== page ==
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\section{The MLRISC IR}
\subsection{Introduction}

In this section we will describe the MLRISC intermediate representation.

\subsubsection{Control Flow Graph}
The control flow graph is the main view of the IR.  
A control flow graph satisfies the following signature:
\begin{SML}
 signature \mlrischref{IR/mlrisc-cfg.sig}{CONTROL_FLOW_GRAPH} = sig
   structure I : INSTRUCTIONS
   structure P : PSEUDO_OPS
   structure C : CELLS
   structure W : FIXED_POINT 
      sharing I.C = C
   
   \italics{definitions}
 end
\end{SML}

The following structures nested within a CFG:
\begin{itemize}
   \item \sml{I : INSTRUCTIONS} is the instruction structure.
   \item \sml{P : PSEUDO_OPS} is the structure with the definition
of pseudo ops.
   \item \sml{C : CELLS} is the cells structure describing the
register conventions of the architecture.
   \item \sml{W : FIXED_POINT} is a structure that contains
a fixed point type used in execution frequency annotations.
\end{itemize}

The type \sml{weight} below is used in execution frequency annotations:
\begin{SML}
   type weight = W.fixed_point
\end{SML}

There are a few different kinds of basic blocks, described
by the type \sml{block_kind} below:
\begin{SML}
   datatype block_kind = 
       START          
     | STOP          
     | FUNCTION_ENTRY
     | NORMAL        
     | HYPERBLOCK   
\end{SML}

A basic block is defined as the datatype \sml{block}, defined below:
\begin{SML}
   and data = LABEL  of Label.label
            | PSEUDO of P.pseudo_op

   and block = 
      BLOCK of
      \{  id          : int,                      
         kind        : block_kind,                 
         name        : B.name,                    
         freq        : weight ref,                
         data        : data list ref,             
         labels      : Label.label list ref,     
         insns       : I.instruction list ref,     
         annotations : Annotations.annotations ref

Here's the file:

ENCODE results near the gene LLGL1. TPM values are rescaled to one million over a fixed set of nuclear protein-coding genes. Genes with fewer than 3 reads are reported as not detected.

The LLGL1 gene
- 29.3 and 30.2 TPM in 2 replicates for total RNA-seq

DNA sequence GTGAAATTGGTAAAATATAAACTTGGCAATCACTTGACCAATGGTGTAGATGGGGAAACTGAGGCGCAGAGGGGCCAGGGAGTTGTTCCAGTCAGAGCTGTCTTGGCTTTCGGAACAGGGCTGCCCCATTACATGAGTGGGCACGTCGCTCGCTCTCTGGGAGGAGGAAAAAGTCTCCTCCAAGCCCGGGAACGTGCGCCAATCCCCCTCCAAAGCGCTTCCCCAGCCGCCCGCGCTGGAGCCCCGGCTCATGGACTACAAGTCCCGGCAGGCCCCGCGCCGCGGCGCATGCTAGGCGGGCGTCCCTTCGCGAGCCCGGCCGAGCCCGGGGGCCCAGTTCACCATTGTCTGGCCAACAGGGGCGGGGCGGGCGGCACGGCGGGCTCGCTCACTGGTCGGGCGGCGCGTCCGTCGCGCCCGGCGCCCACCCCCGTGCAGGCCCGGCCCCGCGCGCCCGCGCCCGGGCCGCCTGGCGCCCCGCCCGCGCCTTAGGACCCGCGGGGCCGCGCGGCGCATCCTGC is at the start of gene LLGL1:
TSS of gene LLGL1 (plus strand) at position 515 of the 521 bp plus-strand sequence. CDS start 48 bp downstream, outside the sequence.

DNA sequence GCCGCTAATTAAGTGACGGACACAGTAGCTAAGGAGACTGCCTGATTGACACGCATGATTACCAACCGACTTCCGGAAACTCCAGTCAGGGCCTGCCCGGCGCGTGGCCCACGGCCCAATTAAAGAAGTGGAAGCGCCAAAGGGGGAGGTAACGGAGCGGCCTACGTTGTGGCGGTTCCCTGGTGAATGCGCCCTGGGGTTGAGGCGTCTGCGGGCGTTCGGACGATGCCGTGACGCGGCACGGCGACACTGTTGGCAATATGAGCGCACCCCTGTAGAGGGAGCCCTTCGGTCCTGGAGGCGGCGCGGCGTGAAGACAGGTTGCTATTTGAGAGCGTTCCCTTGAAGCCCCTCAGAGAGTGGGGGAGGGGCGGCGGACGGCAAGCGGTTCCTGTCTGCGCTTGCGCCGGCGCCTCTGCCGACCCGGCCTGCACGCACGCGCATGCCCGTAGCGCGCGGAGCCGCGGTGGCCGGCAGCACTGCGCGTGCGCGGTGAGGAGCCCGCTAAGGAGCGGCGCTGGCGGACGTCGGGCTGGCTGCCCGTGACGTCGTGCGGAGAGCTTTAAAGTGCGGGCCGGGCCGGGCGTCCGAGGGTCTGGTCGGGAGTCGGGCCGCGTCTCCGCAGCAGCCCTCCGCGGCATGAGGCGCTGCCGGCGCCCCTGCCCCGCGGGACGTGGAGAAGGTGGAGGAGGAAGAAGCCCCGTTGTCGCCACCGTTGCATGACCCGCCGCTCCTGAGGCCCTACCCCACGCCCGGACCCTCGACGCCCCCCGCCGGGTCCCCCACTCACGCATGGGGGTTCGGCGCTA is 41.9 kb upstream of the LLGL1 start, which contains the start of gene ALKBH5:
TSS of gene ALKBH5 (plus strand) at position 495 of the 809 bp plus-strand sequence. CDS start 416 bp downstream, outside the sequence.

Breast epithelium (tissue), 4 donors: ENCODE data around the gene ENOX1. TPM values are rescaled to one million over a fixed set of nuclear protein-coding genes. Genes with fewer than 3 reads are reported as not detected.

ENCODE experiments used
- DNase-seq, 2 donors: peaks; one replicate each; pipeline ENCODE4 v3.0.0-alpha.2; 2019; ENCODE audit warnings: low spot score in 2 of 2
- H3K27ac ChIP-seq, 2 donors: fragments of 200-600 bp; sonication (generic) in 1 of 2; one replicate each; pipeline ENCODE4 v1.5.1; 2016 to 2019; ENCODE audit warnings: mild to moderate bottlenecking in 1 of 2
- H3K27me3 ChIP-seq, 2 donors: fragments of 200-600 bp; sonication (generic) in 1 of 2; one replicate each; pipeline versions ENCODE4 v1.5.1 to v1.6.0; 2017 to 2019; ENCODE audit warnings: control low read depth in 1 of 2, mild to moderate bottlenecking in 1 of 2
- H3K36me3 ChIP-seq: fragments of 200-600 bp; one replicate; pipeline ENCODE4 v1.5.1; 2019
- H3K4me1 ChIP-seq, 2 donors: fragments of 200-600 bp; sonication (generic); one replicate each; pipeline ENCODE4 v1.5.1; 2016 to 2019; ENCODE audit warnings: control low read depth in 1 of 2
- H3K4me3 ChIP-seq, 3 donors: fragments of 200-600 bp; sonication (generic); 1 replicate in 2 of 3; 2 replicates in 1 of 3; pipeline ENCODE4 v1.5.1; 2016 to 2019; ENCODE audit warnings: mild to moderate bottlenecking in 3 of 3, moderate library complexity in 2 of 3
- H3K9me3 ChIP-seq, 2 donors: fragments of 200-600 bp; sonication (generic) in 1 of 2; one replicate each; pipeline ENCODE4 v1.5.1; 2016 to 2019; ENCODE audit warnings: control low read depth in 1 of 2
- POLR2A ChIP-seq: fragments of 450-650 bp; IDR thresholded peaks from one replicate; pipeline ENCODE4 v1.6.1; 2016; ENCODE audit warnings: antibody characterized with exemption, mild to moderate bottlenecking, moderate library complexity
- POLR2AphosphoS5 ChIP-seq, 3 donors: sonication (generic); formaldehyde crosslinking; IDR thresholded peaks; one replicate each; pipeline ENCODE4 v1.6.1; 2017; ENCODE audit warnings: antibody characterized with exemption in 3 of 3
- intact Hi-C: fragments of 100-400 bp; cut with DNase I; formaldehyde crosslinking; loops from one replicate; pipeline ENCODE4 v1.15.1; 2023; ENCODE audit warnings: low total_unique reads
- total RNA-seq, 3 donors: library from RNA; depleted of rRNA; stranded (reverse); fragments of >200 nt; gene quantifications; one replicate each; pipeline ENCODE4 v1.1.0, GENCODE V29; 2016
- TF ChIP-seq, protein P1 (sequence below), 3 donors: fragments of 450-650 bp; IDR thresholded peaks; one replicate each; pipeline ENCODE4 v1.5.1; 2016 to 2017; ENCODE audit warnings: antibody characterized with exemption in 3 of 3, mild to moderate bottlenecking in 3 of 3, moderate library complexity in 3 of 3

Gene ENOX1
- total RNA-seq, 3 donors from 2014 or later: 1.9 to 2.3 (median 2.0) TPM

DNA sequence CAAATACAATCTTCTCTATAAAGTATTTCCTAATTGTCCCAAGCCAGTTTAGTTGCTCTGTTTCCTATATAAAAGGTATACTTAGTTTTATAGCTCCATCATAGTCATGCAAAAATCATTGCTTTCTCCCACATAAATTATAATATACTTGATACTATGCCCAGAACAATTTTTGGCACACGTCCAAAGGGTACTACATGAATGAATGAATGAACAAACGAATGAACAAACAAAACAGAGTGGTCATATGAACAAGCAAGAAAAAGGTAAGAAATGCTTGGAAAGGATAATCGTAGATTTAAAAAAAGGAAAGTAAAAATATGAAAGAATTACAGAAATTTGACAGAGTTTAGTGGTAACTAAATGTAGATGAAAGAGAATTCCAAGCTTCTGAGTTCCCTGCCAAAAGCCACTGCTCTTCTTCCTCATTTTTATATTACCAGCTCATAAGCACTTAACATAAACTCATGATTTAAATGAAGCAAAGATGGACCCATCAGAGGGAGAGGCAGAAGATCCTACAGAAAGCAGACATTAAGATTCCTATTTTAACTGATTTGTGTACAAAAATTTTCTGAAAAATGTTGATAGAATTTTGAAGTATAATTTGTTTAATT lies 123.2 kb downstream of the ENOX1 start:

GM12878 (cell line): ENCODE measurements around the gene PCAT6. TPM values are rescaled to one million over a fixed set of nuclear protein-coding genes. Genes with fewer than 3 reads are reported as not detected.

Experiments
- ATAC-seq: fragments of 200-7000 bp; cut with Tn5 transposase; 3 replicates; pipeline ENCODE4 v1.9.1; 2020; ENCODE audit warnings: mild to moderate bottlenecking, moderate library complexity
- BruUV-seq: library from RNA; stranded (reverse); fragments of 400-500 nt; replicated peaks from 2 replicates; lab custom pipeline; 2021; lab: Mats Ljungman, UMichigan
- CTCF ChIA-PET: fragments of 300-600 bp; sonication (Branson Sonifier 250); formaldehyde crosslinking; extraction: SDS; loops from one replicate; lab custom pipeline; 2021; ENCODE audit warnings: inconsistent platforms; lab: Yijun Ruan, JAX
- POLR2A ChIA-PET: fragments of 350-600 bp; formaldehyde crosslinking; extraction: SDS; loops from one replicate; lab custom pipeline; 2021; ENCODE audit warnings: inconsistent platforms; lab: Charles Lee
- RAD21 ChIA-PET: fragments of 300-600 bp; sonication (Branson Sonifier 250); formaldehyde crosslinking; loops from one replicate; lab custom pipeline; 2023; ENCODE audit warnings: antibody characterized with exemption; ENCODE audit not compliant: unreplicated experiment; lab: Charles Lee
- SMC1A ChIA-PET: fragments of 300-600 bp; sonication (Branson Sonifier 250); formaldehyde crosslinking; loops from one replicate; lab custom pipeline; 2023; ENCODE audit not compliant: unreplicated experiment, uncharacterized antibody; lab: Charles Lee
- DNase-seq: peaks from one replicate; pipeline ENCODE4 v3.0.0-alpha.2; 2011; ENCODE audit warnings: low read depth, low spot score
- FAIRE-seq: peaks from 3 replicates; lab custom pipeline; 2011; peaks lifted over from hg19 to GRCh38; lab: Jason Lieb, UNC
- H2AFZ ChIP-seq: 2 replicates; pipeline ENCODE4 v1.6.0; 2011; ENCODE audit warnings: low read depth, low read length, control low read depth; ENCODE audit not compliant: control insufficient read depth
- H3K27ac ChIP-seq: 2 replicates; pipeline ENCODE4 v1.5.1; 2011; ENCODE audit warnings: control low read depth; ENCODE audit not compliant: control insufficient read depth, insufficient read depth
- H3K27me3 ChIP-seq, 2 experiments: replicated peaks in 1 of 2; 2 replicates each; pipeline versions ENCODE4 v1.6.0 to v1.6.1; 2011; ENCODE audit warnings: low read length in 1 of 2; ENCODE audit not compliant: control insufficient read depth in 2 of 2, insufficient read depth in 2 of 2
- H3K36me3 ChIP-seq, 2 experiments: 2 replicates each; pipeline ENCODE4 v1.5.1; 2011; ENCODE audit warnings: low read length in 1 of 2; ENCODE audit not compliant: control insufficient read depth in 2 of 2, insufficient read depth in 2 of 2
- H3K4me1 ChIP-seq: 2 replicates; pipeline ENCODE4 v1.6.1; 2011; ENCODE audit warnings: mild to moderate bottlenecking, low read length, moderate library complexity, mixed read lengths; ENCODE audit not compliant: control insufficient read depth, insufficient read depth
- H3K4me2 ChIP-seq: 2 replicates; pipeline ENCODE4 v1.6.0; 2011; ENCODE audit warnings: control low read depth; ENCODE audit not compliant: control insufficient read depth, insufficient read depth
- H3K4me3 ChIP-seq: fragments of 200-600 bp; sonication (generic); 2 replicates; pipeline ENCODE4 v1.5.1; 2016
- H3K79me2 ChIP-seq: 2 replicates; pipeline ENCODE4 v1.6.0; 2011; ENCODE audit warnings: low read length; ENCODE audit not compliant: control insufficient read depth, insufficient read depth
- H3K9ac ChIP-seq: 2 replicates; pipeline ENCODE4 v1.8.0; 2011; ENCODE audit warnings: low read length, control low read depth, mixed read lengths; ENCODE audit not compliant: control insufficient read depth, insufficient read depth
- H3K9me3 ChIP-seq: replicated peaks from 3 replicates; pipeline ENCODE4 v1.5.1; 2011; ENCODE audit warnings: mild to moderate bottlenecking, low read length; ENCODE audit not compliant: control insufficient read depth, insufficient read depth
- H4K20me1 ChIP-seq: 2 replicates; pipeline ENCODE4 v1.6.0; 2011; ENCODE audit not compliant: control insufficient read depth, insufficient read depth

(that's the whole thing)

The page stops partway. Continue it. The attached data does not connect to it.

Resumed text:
\}
\end{SML}

Edges in a CFG are annotated with the type \sml{edge_info},
defined below:
\begin{SML}
   and edge_kind = ENTRY           
                 | EXIT           
                 | JUMP          
                 | FALLSTHRU     
                 | BRANCH of bool
                 | SWITCH of int 
                 | SIDEEXIT of int 

   and edge_info = 
       EDGE of \{ k : edge_kind,                 
                 w : weight ref,               
                 a : Annotations.annotations ref
               \}
\end{SML}

Type \sml{cfg} below defines a control flow graph:
\begin{SML}
   type edge = edge_info edge
   type node = block node

   datatype info = 
       INFO of \{ regmap      : C.regmap,
                 annotations : Annotations.annotations ref,
                 firstBlock  : int ref,
                 reorder     : bool ref
               \}
   type cfg = (block,edge_info,info) graph
\end{SML}

\subsubsection{Low-level Interface}
   The following subsection describes the low-level interface to a CFG.
These functions should be used with care since they do not
always maintain high-level structural invariants imposed on
the representation.  In general, higher level interfaces exist
so knowledge of this interface is usually not necessary for customizing
MLRISC. 
   
   Various kinds of annotations on basic blocks are defined below:
\begin{SML}
   exception LIVEOUT of C.cellset   
   exception CHANGED of unit -> unit